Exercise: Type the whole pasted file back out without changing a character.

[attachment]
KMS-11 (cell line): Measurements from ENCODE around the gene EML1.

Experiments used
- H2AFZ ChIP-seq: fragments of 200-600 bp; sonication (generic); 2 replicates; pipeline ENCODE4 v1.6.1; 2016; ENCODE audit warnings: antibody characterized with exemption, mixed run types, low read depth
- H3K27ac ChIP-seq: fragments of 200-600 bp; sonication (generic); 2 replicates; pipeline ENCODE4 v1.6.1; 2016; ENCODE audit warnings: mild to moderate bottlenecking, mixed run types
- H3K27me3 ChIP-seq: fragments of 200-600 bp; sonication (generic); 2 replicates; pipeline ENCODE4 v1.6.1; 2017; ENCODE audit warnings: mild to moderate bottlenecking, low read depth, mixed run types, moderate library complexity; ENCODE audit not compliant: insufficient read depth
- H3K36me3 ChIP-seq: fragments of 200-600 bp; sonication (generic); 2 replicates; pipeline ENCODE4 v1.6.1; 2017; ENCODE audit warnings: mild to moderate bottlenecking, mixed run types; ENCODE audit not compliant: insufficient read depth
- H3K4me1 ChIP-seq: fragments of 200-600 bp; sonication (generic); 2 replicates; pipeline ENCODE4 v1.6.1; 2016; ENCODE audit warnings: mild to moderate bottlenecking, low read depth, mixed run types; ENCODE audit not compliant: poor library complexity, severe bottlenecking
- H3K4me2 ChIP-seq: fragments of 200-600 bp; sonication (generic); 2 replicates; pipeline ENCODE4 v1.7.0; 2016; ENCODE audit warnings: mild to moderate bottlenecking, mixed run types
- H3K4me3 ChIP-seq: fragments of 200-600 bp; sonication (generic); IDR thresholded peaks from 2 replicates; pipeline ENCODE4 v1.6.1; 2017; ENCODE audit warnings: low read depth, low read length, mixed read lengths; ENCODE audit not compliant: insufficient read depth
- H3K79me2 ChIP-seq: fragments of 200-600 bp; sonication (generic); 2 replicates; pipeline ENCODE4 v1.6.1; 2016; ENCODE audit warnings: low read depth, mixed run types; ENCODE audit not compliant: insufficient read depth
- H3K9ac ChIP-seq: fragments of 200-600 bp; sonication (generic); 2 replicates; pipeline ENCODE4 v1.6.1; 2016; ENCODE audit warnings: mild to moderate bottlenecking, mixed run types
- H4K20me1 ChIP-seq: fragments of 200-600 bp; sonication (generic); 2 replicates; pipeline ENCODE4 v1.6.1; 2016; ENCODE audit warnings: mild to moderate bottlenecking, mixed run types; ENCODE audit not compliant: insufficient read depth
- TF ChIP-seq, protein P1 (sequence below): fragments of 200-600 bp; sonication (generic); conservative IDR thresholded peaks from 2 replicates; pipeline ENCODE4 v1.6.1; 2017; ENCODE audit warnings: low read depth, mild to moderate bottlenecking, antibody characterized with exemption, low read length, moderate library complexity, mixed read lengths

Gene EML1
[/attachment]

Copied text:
KMS-11 (cell line): Measurements from ENCODE around the gene EML1.

Experiments used
- H2AFZ ChIP-seq: fragments of 200-600 bp; sonication (generic); 2 replicates; pipeline ENCODE4 v1.6.1; 2016; ENCODE audit warnings: antibody characterized with exemption, mixed run types, low read depth
- H3K27ac ChIP-seq: fragments of 200-600 bp; sonication (generic); 2 replicates; pipeline ENCODE4 v1.6.1; 2016; ENCODE audit warnings: mild to moderate bottlenecking, mixed run types
- H3K27me3 ChIP-seq: fragments of 200-600 bp; sonication (generic); 2 replicates; pipeline ENCODE4 v1.6.1; 2017; ENCODE audit warnings: mild to moderate bottlenecking, low read depth, mixed run types, moderate library complexity; ENCODE audit not compliant: insufficient read depth
- H3K36me3 ChIP-seq: fragments of 200-600 bp; sonication (generic); 2 replicates; pipeline ENCODE4 v1.6.1; 2017; ENCODE audit warnings: mild to moderate bottlenecking, mixed run types; ENCODE audit not compliant: insufficient read depth
- H3K4me1 ChIP-seq: fragments of 200-600 bp; sonication (generic); 2 replicates; pipeline ENCODE4 v1.6.1; 2016; ENCODE audit warnings: mild to moderate bottlenecking, low read depth, mixed run types; ENCODE audit not compliant: poor library complexity, severe bottlenecking
- H3K4me2 ChIP-seq: fragments of 200-600 bp; sonication (generic); 2 replicates; pipeline ENCODE4 v1.7.0; 2016; ENCODE audit warnings: mild to moderate bottlenecking, mixed run types
- H3K4me3 ChIP-seq: fragments of 200-600 bp; sonication (generic); IDR thresholded peaks from 2 replicates; pipeline ENCODE4 v1.6.1; 2017; ENCODE audit warnings: low read depth, low read length, mixed read lengths; ENCODE audit not compliant: insufficient read depth
- H3K79me2 ChIP-seq: fragments of 200-600 bp; sonication (generic); 2 replicates; pipeline ENCODE4 v1.6.1; 2016; ENCODE audit warnings: low read depth, mixed run types; ENCODE audit not compliant: insufficient read depth
- H3K9ac ChIP-seq: fragments of 200-600 bp; sonication (generic); 2 replicates; pipeline ENCODE4 v1.6.1; 2016; ENCODE audit warnings: mild to moderate bottlenecking, mixed run types
- H4K20me1 ChIP-seq: fragments of 200-600 bp; sonication (generic); 2 replicates; pipeline ENCODE4 v1.6.1; 2016; ENCODE audit warnings: mild to moderate bottlenecking, mixed run types; ENCODE audit not compliant: insufficient read depth
- TF ChIP-seq, protein P1 (sequence below): fragments of 200-600 bp; sonication (generic); conservative IDR thresholded peaks from 2 replicates; pipeline ENCODE4 v1.6.1; 2017; ENCODE audit warnings: low read depth, mild to moderate bottlenecking, antibody characterized with exemption, low read length, moderate library complexity, mixed read lengths

Gene EML1